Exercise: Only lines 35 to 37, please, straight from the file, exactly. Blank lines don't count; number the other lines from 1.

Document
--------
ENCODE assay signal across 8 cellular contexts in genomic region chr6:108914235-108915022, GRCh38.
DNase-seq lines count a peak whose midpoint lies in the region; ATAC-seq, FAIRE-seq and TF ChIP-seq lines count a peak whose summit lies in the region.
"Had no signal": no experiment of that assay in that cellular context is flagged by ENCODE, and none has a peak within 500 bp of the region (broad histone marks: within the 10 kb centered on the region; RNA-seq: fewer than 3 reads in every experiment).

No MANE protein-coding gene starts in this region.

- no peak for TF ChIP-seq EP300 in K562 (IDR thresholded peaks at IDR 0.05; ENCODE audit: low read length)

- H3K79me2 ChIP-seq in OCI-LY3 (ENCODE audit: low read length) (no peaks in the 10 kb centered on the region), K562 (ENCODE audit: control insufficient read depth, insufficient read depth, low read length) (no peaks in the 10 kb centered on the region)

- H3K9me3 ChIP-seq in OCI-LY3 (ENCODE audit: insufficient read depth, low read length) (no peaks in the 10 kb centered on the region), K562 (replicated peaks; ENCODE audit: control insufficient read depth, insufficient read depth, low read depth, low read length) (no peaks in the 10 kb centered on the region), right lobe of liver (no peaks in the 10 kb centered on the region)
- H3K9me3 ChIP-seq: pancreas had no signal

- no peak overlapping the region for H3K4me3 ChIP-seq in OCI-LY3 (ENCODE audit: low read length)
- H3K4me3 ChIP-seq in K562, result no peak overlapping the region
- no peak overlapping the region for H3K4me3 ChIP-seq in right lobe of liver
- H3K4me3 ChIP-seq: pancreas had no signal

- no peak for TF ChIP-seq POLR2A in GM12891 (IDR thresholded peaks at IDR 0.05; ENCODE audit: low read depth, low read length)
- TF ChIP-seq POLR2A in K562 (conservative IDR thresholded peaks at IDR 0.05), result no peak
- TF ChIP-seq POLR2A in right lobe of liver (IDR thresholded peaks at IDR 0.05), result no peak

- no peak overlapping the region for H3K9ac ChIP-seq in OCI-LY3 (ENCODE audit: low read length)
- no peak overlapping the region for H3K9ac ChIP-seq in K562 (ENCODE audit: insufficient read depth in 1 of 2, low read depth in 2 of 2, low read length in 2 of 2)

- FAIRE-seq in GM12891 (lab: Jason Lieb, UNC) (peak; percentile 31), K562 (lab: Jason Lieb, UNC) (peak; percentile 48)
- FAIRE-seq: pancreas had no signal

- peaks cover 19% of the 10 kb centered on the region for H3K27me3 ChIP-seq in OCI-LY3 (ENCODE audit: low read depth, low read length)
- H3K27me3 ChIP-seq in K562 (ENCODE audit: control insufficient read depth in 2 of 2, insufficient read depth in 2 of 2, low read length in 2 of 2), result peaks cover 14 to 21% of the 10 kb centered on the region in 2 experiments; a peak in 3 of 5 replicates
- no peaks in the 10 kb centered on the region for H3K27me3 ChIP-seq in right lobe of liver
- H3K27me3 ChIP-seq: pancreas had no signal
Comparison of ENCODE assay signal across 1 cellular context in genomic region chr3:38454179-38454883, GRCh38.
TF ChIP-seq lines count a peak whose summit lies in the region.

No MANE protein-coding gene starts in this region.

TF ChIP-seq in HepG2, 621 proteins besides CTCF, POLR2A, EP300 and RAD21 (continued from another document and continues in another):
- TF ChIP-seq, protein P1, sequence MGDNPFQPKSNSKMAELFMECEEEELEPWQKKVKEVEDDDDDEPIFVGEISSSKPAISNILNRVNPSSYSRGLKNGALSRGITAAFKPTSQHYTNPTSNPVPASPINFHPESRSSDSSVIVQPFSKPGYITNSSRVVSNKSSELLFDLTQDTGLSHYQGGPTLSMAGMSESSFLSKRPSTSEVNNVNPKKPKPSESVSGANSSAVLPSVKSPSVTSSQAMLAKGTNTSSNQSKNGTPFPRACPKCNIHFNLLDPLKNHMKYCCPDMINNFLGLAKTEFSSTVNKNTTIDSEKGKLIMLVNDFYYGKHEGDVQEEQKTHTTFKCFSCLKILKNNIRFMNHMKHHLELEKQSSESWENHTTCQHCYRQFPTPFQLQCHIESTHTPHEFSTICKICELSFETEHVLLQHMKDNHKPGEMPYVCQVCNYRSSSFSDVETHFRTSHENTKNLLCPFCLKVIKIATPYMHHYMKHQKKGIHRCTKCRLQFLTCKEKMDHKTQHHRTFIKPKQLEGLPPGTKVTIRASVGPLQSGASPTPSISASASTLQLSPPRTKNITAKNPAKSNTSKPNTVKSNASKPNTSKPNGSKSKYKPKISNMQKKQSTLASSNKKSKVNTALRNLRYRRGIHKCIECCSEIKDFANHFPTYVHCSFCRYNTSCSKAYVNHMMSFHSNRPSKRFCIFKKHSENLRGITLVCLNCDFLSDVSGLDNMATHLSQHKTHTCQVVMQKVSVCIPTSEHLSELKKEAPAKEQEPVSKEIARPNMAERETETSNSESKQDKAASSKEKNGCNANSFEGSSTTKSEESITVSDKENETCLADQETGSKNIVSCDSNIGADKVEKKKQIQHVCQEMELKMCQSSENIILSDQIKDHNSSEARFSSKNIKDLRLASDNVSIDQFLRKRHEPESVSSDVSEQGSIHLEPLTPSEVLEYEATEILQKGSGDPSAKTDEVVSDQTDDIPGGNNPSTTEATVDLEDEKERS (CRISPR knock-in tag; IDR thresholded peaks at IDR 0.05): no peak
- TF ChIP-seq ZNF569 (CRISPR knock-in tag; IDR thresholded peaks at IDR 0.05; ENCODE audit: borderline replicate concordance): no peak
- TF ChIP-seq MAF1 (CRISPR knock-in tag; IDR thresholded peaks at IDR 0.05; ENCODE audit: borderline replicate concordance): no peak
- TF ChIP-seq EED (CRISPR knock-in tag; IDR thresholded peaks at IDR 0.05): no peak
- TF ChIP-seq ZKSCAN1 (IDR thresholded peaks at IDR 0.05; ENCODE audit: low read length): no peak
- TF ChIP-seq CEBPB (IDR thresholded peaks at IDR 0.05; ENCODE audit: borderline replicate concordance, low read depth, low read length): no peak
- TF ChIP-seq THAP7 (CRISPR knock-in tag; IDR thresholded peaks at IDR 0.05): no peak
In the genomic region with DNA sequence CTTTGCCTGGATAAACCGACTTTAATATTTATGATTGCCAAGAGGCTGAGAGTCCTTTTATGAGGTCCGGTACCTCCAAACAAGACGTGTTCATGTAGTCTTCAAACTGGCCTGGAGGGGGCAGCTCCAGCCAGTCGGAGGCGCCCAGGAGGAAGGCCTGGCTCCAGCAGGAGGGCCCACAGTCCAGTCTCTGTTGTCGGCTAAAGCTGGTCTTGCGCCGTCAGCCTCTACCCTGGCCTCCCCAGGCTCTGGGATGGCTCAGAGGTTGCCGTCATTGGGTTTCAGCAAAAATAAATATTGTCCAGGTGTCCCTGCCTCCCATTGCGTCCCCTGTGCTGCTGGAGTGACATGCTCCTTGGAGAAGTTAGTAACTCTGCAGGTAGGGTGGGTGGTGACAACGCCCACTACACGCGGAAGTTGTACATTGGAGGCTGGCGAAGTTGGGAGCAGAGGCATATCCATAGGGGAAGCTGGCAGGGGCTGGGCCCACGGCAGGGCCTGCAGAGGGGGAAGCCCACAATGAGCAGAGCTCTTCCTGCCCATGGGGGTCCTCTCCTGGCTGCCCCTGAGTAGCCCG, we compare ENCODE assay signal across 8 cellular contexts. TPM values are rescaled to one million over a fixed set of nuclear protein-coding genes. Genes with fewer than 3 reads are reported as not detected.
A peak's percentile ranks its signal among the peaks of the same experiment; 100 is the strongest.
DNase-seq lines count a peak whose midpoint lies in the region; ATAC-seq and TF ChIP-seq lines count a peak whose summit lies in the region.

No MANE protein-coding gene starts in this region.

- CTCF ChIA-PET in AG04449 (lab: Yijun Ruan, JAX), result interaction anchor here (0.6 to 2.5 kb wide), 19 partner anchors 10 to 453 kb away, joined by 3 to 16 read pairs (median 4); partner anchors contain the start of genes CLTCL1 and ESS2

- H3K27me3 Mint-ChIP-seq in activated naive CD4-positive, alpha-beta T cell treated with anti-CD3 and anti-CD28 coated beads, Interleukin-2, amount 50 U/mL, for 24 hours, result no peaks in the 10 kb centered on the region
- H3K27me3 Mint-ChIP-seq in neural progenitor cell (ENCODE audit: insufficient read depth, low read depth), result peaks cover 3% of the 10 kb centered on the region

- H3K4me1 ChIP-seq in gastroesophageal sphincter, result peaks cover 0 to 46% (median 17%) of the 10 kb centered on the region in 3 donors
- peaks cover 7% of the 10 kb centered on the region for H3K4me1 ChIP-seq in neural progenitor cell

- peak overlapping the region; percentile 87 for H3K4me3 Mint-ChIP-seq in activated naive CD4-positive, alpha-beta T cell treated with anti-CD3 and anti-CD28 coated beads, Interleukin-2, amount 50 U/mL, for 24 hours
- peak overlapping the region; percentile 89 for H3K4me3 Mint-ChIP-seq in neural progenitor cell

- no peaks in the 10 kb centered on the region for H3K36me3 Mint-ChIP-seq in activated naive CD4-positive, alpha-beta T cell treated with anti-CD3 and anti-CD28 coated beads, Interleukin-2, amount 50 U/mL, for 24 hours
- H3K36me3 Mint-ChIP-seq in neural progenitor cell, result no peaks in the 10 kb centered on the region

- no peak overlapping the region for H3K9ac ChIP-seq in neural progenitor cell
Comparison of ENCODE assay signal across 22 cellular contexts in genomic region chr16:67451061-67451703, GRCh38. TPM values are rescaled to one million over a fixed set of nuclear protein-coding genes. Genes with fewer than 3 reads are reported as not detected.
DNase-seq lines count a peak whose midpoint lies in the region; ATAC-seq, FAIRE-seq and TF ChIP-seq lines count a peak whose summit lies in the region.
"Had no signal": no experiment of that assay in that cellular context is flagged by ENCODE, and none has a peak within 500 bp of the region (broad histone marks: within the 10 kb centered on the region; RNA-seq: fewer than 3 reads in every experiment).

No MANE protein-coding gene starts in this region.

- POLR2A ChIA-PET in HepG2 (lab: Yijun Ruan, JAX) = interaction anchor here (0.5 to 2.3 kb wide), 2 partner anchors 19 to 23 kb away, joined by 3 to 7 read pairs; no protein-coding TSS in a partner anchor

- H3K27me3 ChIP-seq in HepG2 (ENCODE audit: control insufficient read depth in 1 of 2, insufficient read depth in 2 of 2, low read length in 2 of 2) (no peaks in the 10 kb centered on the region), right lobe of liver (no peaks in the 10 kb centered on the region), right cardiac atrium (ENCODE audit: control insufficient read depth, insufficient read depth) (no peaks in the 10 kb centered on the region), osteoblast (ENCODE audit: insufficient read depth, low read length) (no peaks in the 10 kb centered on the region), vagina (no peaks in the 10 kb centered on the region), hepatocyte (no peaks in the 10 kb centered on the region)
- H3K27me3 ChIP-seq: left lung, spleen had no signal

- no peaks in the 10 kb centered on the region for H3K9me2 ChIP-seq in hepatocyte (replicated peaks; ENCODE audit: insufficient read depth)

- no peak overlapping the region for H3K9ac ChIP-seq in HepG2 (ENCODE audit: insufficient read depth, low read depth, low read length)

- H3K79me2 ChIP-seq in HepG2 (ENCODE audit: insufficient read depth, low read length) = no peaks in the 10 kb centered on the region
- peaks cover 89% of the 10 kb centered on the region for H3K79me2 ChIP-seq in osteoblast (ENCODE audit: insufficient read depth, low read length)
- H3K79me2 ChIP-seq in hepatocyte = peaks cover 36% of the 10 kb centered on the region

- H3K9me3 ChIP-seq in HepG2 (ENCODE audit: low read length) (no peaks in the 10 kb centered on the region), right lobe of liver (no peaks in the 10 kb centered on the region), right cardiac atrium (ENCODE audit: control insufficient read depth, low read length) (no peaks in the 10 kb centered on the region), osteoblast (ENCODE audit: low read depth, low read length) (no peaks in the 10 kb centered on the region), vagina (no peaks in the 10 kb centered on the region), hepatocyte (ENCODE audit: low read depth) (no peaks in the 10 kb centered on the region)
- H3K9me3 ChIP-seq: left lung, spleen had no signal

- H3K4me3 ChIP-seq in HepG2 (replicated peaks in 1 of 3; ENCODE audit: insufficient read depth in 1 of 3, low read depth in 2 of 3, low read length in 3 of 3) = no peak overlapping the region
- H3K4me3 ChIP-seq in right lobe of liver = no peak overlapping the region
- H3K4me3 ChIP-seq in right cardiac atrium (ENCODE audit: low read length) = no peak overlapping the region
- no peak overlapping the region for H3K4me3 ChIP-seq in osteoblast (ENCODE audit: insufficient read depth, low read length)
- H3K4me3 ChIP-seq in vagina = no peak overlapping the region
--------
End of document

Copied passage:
In the genomic region with DNA sequence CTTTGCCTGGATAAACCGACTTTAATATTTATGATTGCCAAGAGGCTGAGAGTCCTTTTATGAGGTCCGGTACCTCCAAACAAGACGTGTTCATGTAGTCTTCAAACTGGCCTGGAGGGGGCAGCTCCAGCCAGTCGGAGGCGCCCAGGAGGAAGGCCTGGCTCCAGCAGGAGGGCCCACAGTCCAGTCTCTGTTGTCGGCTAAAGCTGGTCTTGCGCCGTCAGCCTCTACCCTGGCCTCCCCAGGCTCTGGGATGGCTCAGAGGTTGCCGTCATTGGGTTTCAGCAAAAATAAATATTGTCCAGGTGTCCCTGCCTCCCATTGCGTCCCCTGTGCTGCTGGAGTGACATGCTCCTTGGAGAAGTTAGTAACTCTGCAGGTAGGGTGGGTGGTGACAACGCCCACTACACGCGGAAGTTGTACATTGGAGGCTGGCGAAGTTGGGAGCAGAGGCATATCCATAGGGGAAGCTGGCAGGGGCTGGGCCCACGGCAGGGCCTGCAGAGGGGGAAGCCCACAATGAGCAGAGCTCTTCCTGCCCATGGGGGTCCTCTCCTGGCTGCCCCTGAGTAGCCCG, we compare ENCODE assay signal across 8 cellular contexts. TPM values are rescaled to one million over a fixed set of nuclear protein-coding genes. Genes with fewer than 3 reads are reported as not detected.
A peak's percentile ranks its signal among the peaks of the same experiment; 100 is the strongest.
DNase-seq lines count a peak whose midpoint lies in the region; ATAC-seq and TF ChIP-seq lines count a peak whose summit lies in the region.